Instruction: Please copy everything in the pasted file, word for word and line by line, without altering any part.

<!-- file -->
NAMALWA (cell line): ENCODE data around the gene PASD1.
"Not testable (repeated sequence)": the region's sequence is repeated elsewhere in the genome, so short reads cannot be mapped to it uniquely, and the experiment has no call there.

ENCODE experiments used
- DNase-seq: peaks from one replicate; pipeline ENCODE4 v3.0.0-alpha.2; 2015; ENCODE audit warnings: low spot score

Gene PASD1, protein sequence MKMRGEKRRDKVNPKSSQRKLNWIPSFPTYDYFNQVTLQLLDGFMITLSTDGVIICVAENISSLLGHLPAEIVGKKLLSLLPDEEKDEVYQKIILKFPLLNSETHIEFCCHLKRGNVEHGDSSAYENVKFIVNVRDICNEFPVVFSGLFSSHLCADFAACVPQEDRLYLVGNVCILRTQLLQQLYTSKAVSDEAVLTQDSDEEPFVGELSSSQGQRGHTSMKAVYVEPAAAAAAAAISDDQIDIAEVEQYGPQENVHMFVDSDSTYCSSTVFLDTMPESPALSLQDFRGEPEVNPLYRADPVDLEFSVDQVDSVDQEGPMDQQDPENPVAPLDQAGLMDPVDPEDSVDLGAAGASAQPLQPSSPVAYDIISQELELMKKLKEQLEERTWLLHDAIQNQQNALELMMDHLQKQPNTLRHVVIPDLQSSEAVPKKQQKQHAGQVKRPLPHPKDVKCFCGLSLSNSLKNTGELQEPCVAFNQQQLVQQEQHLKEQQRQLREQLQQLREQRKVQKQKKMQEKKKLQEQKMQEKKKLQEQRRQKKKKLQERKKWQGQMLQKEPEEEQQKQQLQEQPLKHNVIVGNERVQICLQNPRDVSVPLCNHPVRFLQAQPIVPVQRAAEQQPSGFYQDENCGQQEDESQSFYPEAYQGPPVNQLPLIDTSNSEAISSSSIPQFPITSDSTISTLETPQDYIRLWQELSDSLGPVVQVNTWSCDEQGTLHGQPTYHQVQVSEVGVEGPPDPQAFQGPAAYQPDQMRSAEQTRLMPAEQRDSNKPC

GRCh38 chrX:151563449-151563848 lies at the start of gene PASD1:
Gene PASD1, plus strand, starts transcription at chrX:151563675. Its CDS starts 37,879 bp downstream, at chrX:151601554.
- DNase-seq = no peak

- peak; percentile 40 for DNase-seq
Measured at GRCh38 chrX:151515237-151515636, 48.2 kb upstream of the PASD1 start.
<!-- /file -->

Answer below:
NAMALWA (cell line): ENCODE data around the gene PASD1.
"Not testable (repeated sequence)": the region's sequence is repeated elsewhere in the genome, so short reads cannot be mapped to it uniquely, and the experiment has no call there.

ENCODE experiments used
- DNase-seq: peaks from one replicate; pipeline ENCODE4 v3.0.0-alpha.2; 2015; ENCODE audit warnings: low spot score

Gene PASD1, protein sequence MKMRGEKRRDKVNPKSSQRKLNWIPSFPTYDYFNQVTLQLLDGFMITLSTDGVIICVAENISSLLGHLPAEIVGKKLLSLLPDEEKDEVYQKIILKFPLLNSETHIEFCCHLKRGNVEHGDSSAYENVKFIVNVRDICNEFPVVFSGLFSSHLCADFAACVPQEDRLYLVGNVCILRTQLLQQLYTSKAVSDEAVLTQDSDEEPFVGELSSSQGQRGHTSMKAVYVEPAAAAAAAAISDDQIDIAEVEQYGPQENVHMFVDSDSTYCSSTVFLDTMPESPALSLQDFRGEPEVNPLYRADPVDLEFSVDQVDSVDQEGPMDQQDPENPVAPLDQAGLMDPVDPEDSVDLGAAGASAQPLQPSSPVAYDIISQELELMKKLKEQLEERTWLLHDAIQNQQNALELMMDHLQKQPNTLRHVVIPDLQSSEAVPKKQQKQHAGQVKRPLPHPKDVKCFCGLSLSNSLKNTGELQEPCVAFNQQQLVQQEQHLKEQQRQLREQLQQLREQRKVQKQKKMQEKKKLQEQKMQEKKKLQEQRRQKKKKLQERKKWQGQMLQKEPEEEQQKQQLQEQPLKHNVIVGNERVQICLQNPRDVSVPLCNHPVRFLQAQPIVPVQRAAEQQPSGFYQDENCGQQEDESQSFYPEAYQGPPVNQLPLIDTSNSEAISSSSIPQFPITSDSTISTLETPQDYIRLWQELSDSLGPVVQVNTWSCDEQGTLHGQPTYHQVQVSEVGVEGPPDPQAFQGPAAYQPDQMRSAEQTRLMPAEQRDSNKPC

GRCh38 chrX:151563449-151563848 lies at the start of gene PASD1:
Gene PASD1, plus strand, starts transcription at chrX:151563675. Its CDS starts 37,879 bp downstream, at chrX:151601554.
- DNase-seq = no peak

- peak; percentile 40 for DNase-seq
Measured at GRCh38 chrX:151515237-151515636, 48.2 kb upstream of the PASD1 start.